Although the game received horrible reviews upon release during the 1982 Holiday season, the Atari 2600 version of ET holds the distinction as being the first video game licensed from a film franchise.
Reaction was so negative, copies were said to be sent back to Atari who then buried millions of cartridges of the game at a landfill site in New Mexico.
Now, according to a report from the BBC, Canadian-based Fuel Entertainment has received permission from the city of Alamogordo to do some video game archaeology. Granted six months, Fuel will be allowed excavate the site and find the Atari copies which would coincide with a 30th anniversary of the release.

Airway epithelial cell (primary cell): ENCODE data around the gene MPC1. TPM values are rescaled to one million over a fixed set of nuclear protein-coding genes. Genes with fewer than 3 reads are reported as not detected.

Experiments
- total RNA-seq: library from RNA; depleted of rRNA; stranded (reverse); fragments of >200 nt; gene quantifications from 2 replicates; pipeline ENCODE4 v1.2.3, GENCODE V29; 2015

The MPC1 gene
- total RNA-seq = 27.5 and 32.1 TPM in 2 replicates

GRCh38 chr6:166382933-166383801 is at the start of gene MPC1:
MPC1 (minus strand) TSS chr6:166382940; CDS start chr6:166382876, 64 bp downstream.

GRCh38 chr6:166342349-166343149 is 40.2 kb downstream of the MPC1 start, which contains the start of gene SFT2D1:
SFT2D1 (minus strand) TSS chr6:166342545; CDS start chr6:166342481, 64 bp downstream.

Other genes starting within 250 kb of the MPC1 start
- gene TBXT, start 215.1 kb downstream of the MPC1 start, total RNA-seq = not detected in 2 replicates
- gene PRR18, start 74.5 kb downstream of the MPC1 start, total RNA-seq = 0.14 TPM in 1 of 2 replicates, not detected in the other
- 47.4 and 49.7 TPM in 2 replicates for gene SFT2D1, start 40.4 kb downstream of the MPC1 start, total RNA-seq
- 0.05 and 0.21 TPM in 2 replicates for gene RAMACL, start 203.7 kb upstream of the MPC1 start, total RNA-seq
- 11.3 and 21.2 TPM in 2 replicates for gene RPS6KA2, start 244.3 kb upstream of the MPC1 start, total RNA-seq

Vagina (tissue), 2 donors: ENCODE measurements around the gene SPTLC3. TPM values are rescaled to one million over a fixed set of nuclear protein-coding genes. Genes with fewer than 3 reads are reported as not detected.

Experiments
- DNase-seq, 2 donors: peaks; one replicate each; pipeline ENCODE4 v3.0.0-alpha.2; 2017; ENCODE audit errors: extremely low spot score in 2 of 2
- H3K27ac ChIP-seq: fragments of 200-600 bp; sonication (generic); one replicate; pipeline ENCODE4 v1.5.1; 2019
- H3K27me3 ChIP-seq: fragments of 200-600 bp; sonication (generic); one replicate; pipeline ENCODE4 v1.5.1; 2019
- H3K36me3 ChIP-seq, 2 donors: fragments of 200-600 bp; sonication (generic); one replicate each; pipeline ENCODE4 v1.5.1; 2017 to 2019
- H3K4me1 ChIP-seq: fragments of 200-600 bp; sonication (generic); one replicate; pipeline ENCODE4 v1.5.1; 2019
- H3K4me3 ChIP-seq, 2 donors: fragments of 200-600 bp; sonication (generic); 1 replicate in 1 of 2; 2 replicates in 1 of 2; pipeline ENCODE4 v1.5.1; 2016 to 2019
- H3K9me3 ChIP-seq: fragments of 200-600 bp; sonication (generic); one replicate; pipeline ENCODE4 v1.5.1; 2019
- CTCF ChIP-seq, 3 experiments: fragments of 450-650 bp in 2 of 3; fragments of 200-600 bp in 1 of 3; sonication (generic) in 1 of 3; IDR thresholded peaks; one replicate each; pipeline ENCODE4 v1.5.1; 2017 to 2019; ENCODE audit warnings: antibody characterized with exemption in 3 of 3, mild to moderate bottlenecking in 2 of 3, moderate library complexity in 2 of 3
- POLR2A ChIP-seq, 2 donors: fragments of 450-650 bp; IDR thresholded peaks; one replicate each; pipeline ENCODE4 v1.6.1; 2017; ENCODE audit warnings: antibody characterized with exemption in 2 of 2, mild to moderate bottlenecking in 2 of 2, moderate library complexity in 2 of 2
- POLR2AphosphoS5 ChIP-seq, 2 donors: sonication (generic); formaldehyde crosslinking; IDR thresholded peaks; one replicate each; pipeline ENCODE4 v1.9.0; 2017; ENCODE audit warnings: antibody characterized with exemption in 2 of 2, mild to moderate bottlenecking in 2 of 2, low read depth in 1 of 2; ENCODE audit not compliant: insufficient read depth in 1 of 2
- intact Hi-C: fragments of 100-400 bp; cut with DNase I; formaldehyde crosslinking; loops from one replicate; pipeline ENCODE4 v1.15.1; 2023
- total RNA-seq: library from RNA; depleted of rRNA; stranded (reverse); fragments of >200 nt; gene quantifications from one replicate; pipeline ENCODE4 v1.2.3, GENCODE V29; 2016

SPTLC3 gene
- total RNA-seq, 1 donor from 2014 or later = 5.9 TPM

“ET was one of the first videogames based on a licensed property, and one of the earliest and most poignant examples of mass over-hyping in digital entertainment,” stated Fuel Entertainment CEO Mike Burns in the BBC’s report.
Let’s just hope this search proves more effective than U.S. authorities’ attempts to find legendary Teamsters boss Jimmy Hoffa.